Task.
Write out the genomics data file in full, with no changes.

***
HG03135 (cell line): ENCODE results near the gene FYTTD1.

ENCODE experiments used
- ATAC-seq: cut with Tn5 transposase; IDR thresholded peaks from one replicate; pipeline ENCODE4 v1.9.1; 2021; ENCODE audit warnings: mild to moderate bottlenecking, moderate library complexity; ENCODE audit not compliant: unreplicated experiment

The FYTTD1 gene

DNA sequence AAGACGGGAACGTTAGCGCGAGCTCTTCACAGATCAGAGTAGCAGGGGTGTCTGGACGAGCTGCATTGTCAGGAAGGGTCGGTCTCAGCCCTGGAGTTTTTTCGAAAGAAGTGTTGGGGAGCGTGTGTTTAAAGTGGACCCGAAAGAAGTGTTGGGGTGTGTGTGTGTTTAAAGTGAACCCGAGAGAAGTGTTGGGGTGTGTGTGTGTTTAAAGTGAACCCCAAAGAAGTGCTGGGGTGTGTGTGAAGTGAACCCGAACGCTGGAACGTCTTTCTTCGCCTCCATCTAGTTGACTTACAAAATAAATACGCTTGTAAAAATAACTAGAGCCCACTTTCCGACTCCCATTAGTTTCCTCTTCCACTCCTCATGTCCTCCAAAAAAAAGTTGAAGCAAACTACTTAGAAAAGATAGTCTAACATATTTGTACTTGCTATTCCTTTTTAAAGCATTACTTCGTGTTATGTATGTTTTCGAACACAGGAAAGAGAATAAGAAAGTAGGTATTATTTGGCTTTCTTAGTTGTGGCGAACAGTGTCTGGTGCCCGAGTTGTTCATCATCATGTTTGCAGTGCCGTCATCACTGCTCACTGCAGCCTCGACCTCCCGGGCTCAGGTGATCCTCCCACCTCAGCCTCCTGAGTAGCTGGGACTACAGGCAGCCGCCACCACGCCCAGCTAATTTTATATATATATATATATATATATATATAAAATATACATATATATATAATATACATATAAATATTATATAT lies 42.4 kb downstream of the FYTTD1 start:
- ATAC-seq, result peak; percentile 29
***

HG03135 (cell line): ENCODE results near the gene FYTTD1.

ENCODE experiments used
- ATAC-seq: cut with Tn5 transposase; IDR thresholded peaks from one replicate; pipeline ENCODE4 v1.9.1; 2021; ENCODE audit warnings: mild to moderate bottlenecking, moderate library complexity; ENCODE audit not compliant: unreplicated experiment

The FYTTD1 gene

DNA sequence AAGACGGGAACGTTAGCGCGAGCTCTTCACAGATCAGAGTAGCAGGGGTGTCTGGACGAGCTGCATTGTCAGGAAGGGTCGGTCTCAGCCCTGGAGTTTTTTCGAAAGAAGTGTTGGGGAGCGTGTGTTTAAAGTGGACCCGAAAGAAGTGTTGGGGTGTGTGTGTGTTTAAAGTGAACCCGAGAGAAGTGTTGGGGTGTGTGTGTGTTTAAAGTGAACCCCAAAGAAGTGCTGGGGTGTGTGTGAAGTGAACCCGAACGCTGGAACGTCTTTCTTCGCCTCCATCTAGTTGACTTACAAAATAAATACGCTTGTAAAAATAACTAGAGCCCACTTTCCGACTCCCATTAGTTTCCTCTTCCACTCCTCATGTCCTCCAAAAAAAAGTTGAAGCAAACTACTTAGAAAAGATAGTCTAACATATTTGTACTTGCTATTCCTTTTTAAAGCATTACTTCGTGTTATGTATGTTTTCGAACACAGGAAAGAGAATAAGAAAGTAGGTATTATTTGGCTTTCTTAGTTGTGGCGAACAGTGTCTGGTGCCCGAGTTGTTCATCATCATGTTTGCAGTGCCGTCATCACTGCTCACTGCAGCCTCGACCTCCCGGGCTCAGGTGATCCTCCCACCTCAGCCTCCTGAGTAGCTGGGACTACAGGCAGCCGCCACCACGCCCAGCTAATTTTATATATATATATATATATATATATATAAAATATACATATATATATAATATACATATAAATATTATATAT lies 42.4 kb downstream of the FYTTD1 start:
- ATAC-seq, result peak; percentile 29